I pointed out the same thing recently in another thread http://www.canonrumors.com/forum/index.php?topic=10866.90
Both manufacturers have had their issues and they will continue to struggle with quality control, lets face it this stuff gets ever more complex and tolerances get ever smaller, manufacturing process upgrading is, like everything else, a very steep curve of quality over cost and as these threads demonstrate consumers don't like paying more!
What does seem surprising is the number of issues that don't show up during real world pre-release product testing, makes you wonder if they do actually get photographers to test half this stuff sometimes. Maybe that is why there is this interminable wait for the 200-400, Canon know this could be a 1D MkIII AF make or break situation.
Although some of the flaws seem obvious by 2020 hindsite, the real issue is the number of users using a camera. A dozen handmade test cameras passed around to photographers to use for 24 hours and that take maybe 25K images each is not going to find any but the most gross issues. They cannot take raw images either, so 0 testing there.
Once the first 100,000 cameras are shipped and delivered over a period of 3-4 weeks, suddenly, there are millions of images taken and the more subtle issues are found. Some are design issues, and some are assembly issues or material issues.
Its unlikely that Canon would put even 1000 hand made cameras out for photographers to test for the 3 weeks or so that it takes to find issues.
QA merely follows a test plan that has been developed by experiences with previous equipment over several years, and are likely not allowed to play around with a camera doing things that were not in the test plan.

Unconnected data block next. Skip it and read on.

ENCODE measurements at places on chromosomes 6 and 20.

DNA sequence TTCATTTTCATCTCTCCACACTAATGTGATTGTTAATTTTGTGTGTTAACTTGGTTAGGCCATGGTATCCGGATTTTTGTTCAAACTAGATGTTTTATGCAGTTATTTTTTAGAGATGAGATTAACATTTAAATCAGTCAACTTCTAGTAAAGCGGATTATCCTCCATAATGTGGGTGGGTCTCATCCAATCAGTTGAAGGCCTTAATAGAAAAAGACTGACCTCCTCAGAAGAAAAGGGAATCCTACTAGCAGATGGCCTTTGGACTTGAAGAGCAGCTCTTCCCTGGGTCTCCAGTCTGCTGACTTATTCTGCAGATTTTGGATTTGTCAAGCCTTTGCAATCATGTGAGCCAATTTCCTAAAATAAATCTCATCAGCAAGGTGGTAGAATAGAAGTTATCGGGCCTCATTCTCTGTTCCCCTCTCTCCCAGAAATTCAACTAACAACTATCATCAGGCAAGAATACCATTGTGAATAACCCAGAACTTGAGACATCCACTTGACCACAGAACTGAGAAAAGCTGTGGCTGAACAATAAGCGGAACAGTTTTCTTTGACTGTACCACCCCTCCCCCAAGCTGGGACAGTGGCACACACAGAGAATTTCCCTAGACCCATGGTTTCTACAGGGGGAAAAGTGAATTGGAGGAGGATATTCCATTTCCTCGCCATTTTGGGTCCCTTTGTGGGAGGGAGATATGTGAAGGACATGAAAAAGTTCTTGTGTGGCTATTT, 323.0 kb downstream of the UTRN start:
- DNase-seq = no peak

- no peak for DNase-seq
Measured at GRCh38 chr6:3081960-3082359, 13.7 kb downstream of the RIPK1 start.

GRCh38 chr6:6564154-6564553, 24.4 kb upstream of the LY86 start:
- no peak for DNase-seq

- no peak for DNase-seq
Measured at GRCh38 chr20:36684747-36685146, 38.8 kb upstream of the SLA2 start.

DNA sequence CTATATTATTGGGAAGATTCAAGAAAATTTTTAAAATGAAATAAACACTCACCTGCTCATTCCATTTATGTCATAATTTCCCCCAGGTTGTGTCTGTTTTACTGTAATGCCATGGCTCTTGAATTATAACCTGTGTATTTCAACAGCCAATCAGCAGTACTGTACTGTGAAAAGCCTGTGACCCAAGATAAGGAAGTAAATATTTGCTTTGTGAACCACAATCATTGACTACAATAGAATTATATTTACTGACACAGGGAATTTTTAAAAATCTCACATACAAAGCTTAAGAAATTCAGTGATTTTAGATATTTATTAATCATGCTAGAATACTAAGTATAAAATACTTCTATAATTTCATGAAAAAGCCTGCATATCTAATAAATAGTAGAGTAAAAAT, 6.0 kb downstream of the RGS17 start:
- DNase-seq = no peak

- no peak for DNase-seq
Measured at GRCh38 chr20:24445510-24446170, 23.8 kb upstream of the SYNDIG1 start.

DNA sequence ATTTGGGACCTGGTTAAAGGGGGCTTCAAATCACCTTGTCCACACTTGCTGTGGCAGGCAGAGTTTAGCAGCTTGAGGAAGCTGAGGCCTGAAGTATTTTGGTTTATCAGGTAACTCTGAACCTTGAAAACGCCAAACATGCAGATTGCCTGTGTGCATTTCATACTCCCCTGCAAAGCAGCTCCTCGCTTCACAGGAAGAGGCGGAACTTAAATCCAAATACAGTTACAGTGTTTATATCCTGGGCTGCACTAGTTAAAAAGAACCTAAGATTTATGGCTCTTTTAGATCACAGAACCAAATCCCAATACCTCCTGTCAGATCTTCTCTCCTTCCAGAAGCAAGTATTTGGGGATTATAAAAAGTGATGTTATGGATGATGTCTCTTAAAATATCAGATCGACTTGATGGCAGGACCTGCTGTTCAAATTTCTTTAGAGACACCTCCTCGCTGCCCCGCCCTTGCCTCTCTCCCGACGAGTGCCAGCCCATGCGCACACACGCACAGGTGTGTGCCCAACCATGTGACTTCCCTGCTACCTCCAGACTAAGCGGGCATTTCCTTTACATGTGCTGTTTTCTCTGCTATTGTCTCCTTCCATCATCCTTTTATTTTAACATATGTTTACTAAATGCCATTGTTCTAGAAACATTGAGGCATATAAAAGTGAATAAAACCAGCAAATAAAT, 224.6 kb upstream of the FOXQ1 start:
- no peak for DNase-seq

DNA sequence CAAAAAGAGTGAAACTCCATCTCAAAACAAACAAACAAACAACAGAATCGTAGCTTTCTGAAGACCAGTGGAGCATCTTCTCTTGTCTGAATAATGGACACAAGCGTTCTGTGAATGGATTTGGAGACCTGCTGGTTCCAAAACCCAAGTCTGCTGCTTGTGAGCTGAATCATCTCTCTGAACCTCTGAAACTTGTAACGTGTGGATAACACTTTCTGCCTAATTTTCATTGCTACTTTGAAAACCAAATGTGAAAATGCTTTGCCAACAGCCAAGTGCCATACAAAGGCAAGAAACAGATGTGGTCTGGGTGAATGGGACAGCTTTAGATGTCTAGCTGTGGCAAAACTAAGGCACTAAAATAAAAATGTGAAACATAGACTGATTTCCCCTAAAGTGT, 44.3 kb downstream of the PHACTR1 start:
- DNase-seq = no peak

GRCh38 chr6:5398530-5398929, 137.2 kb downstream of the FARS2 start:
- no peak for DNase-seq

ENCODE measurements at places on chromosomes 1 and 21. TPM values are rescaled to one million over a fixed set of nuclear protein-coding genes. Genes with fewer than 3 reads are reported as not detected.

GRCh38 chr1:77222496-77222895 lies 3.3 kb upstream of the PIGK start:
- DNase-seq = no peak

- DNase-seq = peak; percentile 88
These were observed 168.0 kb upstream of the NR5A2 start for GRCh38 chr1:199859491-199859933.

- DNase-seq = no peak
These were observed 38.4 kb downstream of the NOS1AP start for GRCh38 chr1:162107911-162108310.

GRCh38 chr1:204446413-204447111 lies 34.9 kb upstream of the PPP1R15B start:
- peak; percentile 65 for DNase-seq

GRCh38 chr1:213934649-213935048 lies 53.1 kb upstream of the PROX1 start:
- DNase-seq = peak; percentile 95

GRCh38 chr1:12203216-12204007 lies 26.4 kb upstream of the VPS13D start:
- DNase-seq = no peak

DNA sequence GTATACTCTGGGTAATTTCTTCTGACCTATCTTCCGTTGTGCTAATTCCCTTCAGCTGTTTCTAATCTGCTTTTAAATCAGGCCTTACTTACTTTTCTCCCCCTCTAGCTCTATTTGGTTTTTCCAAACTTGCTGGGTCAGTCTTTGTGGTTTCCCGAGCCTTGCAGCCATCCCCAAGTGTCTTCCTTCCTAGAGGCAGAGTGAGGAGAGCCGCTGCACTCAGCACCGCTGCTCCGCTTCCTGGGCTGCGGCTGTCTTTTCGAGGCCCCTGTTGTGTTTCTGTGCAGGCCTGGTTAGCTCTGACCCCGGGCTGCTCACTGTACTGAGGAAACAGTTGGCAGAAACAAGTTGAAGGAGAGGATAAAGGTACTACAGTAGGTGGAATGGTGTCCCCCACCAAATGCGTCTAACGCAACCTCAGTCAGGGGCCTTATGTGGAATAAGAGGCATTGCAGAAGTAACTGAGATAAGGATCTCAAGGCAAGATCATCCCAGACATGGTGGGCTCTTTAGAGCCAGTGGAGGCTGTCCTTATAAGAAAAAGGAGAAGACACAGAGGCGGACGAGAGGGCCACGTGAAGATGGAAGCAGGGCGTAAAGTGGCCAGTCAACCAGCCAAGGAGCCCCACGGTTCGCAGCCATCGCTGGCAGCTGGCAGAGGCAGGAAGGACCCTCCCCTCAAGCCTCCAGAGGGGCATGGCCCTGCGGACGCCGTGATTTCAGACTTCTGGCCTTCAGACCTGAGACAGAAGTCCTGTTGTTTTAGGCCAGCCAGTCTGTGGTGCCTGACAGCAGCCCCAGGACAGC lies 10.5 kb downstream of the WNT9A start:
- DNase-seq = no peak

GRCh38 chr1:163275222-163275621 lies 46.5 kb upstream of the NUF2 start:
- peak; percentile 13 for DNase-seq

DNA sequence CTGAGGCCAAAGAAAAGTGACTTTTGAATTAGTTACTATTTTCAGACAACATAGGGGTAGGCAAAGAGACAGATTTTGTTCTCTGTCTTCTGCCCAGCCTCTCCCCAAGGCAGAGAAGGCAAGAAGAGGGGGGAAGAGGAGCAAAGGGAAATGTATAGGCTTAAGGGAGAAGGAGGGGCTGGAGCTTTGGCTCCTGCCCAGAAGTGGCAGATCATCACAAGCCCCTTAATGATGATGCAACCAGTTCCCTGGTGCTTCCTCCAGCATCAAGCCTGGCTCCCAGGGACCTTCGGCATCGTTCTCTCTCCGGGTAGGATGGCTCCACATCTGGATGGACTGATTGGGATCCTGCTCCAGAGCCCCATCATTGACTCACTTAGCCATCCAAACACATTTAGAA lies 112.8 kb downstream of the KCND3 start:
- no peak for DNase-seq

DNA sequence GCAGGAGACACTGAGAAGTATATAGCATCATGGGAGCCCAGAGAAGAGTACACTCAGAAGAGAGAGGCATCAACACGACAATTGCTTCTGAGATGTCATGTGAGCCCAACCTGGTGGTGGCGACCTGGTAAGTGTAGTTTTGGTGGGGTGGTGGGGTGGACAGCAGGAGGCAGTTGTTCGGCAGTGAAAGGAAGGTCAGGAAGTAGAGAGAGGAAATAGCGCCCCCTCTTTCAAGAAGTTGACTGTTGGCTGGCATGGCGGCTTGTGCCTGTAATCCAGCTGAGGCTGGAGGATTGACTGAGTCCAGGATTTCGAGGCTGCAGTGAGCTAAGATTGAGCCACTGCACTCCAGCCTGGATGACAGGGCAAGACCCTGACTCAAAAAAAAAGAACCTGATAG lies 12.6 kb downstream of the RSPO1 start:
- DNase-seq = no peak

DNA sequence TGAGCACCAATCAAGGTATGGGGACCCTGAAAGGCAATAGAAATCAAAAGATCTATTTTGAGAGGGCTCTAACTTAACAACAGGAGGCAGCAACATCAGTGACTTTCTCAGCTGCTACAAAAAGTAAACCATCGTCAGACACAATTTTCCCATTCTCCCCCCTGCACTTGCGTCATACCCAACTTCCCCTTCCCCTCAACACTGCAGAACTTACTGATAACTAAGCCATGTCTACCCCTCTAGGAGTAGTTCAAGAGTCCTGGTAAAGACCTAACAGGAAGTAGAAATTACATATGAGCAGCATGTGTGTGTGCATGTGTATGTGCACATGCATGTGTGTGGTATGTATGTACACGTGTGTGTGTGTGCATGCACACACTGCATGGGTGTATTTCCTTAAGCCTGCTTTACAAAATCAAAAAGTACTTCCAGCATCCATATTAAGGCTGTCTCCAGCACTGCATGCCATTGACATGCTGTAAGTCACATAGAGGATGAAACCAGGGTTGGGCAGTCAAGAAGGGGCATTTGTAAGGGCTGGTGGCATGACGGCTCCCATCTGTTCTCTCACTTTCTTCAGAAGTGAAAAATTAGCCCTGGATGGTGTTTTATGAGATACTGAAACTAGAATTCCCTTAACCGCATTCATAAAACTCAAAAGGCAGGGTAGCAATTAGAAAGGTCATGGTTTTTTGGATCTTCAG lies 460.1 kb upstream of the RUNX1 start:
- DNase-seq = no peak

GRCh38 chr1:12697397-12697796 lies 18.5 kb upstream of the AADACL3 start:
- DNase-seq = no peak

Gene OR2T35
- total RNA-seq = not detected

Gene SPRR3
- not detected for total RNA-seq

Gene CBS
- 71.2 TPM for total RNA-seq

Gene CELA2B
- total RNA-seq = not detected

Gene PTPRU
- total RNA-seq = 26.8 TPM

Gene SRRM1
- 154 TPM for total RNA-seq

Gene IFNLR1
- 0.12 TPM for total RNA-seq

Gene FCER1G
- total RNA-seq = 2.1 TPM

In many cases, they merely verify that manufacturing has a good set of instructions for assembling and testing the camera, and that employees have it and know how to use it. They spot check to see that they are using the assembly instructions.
Its a built-in blindness in the system.
Our company let the engineers test and verify subcontracted work, but the engineers could not test or verify internal manufacturing. That was QA/QC responsibility, and they were very possesive. As a result many big dollar assembly problems happened that the designer would have spotted immediately because he understood the function. QA merely verified that the written processes were followed, even if they were wrong, and the designer could not specify many of the common tests because it cost too much!
Even so, the manufacturing folks managed to overcome those issues and make things work properly. I've seen problems crop up after 10 years that should be founnd immediately, but the assembler fixed them for 10 years, and when a new assembler moved to the job, he did not know to fix the issue and things did not work.